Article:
In a January 2014 blog post, I reported on a third visit to the FDA’s own scorecard for its 2013 Action Plan. As of Jan. 1, 2015, this page showed a last updated date of Sept. 17, 2014. As shown on the scorecard, the 2013 Action Plan had 14 elements with completion set for three time frames: June, September, and December 2013. The scorecard currently shows completion of five of these elements—the same number as one year ago.
As I have previously noted, four of these elements relate to the unique device identification (UDI) initiative. My favorite among these is the UDI expert workshops which were set for completion by June 2013. The associated posted “completion” references a report from Brookings on workshops completed in October 2012, December 2012, and March 2013. Thus, the claimed completion occurred before the 2013 Action Plan was promulgated, and in turn before the June 2013 deadline the FDA set for itself. Creating future dates to complete things already completed is a good strategy for meeting your own self-imposed deadlines. Interestingly, the scorecard has not recorded another recently announced UDI product from Brookings which is the release of its Roadmap for Effective Implementation.
The other completed effort is the poorly designed MedWatcher software and website for capturing voluntary device reports. Do any professionals use this? Does anyone look at the reports received?
With the FDA claiming completion of five elements, this still leaves nine not completed as 2014 came to an end. There is no transparency associated with the progress, or the lack of progress, of these nine. Did they ever get started? Are they underway but significantly delayed? Were they started and abandoned? Does anyone at FDA still care about its 2013 Action Plan? If not, they should say so.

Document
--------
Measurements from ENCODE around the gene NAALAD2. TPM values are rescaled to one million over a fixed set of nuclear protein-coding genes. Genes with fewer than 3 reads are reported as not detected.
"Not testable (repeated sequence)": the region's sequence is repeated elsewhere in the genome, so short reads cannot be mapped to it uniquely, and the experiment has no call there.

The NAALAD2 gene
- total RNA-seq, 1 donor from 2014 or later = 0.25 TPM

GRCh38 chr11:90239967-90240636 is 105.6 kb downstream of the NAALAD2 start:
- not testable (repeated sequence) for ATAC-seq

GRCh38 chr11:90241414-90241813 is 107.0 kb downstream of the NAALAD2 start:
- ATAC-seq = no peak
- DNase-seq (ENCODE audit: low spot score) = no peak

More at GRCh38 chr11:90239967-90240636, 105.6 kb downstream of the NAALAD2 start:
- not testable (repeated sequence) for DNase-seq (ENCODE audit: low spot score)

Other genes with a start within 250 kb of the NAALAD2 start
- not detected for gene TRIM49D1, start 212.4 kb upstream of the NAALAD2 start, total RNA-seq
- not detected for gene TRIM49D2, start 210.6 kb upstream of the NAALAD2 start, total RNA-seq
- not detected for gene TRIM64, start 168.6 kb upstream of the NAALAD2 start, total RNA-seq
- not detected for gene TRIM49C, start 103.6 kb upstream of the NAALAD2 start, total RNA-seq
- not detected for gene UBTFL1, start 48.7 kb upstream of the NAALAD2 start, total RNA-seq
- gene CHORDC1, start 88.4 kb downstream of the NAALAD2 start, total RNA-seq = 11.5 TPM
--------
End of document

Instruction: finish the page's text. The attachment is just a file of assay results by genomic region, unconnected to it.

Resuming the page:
It may be that people and resources at FDA for this effort have been lost or diverted, and that as 2015 begins the 2013 Action Plan has become ancient history while living on as an active website—a relic of the digital age where some things last forever. It may also be that the FDA is easily distracted, and that it suffers from a phenomenon I observed in academia. This is that all new initiatives are much more exciting and important than all old initiatives, no matter how important the old initiatives were said to have been at the time they were created, and no matter how well they are working. It may also be that the FDA lacks effective management controls to assure that the launch of new initiatives is consistent with the resources to complete them, and to assure that old initiatives need to be either completed or officially declared dead in the water.
William Hyman, ScD, is professor emeritus of biomedical engineering at Texas A&M University. He now lives in New York where he is adjunct professor of biomedical engineering at The Cooper Union.